Epilepsy and Seizures amongst Kids and Teens

Epilepsy, a disease that affects a person’s nervous system, causes thousands of deaths a year. Around 180,000 people are diagnosed with the illness every year. Many epilepsy patients develop this illness as kids or teens, however, some develop it during the later years. In children, most cases of epilepsy becomes less common and disappear altogether. This illness is known for causing seizures, or a sudden rush of electrical movements in certain parts of the brain. This usually changes how the person acts or feels for a brief period.

Seizures happen when electrical signals within the brain backfire. The brain’s usual electrical activity gets disrupted by overactive electrical discharge, causing temporary communication problems between the nerve cells.

What happens during a seizure?

Witnessing a seizure can be a frightening experience for many people. The person experiencing one could lose consciousness and fall on their feet or seem mentally distorted and unaware of the things happening around him, or here. They may make involuntary movements like thrashing or jerking one or some parts of their body, and they can also experience unexplainable emotions like sudden fear. After an attack, the person may feel weak, confused or tired.

Epilepsy vs. seizures

Epilepsy and seizures go hand in hand, but it does not mean that people who experience seizures already have epilepsy. Many things, such as high temperature, severe dehydration, trauma and several other factors, trigger seizures. However, when a person experiences repeated seizures that come about for no apparent reason, then he or she could have epilepsy.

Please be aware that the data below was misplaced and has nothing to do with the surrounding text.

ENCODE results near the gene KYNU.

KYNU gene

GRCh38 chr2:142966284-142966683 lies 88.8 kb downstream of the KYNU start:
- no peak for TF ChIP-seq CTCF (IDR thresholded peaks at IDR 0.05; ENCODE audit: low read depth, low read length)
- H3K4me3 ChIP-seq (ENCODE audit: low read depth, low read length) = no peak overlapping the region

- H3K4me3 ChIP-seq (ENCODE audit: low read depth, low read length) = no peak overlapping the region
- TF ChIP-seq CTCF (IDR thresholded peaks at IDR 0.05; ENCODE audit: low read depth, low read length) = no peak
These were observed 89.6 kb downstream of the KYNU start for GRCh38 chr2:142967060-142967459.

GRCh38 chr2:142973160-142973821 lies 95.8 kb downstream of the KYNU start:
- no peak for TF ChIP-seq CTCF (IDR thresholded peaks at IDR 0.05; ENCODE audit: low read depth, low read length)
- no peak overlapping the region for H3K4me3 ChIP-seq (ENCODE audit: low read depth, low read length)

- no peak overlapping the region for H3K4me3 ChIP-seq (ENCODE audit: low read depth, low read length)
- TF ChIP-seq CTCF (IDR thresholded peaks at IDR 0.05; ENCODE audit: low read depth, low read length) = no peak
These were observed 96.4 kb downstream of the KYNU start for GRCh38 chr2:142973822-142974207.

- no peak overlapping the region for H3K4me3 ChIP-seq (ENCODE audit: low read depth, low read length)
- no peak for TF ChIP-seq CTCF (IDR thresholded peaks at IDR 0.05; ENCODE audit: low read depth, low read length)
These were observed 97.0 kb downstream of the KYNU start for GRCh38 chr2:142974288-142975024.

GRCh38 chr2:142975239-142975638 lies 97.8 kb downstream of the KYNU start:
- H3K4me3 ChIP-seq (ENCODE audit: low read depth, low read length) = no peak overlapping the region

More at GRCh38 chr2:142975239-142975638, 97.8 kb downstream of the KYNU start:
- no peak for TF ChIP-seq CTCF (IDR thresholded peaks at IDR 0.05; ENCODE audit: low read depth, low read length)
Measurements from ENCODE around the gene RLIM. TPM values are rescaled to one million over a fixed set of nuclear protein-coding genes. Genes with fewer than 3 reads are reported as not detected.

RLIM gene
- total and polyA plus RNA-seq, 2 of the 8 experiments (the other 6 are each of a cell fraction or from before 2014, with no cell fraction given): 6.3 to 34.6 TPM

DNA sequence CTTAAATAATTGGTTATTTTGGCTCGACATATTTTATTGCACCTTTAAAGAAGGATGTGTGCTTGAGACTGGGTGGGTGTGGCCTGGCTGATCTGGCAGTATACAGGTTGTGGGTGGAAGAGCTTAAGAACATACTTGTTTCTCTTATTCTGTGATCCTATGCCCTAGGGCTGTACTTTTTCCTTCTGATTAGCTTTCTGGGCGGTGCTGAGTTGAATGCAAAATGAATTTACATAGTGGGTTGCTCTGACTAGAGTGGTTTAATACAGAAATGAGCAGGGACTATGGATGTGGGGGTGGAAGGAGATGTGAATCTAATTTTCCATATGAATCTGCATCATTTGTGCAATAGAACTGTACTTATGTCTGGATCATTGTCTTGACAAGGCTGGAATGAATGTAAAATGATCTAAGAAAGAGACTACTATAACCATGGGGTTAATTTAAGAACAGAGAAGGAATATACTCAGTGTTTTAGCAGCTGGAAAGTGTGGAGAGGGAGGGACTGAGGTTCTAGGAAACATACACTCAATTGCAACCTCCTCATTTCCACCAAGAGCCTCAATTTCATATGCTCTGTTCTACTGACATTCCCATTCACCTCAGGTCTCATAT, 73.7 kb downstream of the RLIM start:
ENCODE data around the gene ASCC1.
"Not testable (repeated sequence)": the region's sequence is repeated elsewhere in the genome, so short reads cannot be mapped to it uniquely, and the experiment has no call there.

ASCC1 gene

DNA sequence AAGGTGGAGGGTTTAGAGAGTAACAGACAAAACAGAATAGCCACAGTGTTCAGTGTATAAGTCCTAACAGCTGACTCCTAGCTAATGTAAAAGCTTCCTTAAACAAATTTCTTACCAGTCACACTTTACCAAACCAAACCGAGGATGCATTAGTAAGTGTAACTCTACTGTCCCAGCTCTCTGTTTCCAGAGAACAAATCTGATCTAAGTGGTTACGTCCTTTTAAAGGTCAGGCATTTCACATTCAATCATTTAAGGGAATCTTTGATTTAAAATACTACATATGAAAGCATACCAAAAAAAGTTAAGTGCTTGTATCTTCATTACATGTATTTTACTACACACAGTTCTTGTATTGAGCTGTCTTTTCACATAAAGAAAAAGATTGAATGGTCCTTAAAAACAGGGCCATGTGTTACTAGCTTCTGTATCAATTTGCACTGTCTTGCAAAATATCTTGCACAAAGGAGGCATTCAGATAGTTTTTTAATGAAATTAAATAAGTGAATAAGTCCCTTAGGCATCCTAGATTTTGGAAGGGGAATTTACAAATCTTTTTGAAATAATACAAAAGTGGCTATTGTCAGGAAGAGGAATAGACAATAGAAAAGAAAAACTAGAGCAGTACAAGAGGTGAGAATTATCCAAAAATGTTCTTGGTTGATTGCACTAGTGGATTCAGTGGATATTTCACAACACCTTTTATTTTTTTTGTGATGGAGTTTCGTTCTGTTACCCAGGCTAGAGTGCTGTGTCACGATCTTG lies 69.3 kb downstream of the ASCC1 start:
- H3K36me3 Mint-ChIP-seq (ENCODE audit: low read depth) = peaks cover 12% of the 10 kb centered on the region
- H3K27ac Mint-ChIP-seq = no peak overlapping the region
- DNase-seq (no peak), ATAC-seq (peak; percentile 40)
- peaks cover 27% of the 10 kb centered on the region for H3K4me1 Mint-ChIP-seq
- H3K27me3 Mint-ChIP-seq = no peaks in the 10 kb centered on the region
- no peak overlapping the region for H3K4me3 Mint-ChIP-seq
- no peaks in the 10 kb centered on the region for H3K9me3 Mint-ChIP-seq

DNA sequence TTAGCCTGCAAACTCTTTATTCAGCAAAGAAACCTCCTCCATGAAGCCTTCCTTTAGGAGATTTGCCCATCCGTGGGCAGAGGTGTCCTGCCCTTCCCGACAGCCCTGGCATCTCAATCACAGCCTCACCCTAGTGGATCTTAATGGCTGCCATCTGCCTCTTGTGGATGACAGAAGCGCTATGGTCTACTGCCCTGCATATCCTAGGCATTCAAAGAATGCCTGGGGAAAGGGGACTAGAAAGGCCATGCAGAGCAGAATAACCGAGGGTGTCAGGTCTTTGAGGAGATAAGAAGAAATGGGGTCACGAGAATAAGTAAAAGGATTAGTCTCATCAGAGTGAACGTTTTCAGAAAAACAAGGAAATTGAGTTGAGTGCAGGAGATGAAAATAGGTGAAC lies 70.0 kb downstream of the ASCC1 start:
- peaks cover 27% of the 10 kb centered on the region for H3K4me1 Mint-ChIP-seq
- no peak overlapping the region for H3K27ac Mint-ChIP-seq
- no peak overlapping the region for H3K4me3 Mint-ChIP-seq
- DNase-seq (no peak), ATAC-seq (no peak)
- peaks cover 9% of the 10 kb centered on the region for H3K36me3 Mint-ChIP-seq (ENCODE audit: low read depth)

First aid

Dealing with a child or teen with epilepsy is a challenge. Below are a few tips to help handle an attack.

– Stay calm. – Help them, but don’t force them to move around. You can position them to lie on their side, if possible on a flat and soft surface. Place something that soft, like a pillow, under their head as support. – Make sure that there are not hard or sharp objects around them. – Stay with them until the attack ends and try to keep them as calm as possible when they snap out of it – Always have anticonvulsant/anti-epileptic medication, such as Neurontin, around. – Contact a parent or guardian and notify them about the attack.

For safe and effective anticonvulsant/anti-epileptic medications that you can buy online, check out Canada Drug Pharmacy. They have different types of prescription medications that can be ordered through the site and shipped anywhere around the world. Their easy check out ensures that all your orders are attended to as soon as they are sent. All orders require a proper medical prescription, which is examined by a licensed pharmacist.

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